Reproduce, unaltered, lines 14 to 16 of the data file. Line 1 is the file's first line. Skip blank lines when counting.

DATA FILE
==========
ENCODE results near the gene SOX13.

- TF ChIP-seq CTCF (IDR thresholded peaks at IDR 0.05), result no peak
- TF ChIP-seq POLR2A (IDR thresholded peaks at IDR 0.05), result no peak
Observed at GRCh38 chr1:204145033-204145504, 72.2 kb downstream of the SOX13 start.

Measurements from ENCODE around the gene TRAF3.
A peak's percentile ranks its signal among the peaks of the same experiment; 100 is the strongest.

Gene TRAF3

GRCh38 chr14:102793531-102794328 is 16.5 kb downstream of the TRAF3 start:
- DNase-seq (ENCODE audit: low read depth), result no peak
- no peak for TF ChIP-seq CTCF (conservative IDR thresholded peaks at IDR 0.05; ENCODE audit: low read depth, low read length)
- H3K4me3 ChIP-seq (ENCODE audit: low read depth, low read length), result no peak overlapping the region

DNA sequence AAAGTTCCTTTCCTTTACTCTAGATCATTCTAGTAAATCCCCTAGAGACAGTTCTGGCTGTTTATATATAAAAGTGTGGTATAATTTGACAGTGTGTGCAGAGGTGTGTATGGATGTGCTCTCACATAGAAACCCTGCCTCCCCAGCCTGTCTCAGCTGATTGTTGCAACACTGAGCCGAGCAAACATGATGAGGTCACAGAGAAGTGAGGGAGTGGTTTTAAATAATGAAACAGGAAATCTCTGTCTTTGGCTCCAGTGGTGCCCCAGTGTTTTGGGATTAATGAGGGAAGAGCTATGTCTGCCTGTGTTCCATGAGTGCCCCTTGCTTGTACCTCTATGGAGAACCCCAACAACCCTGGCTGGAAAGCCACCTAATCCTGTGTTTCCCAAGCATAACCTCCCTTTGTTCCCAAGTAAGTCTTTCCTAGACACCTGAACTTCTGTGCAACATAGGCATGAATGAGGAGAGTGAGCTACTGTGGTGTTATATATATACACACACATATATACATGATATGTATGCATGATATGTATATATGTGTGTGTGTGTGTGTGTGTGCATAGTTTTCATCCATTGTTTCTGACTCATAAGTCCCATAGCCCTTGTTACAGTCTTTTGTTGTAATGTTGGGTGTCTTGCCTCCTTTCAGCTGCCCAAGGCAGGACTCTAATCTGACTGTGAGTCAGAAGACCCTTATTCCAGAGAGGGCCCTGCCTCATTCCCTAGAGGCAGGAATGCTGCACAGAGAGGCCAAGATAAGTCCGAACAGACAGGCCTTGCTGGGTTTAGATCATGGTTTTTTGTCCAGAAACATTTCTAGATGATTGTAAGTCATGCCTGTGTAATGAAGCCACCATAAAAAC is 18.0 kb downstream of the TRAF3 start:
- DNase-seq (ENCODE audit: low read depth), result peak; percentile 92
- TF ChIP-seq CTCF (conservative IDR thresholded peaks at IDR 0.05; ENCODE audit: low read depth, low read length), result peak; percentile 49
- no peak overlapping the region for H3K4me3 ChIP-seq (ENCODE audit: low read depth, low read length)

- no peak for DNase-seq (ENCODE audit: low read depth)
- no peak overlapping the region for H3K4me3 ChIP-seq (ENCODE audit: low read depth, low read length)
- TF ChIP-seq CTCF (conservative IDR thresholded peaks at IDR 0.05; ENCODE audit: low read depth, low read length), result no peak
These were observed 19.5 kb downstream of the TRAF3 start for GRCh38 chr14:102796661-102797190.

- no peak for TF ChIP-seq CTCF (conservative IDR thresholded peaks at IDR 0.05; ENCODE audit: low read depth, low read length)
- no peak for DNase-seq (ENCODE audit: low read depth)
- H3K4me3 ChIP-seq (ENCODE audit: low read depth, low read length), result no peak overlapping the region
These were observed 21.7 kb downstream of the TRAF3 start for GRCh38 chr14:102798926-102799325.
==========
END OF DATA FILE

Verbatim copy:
- TF ChIP-seq CTCF (conservative IDR thresholded peaks at IDR 0.05; ENCODE audit: low read depth, low read length), result peak; percentile 49
- no peak overlapping the region for H3K4me3 ChIP-seq (ENCODE audit: low read depth, low read length)

- no peak for DNase-seq (ENCODE audit: low read depth)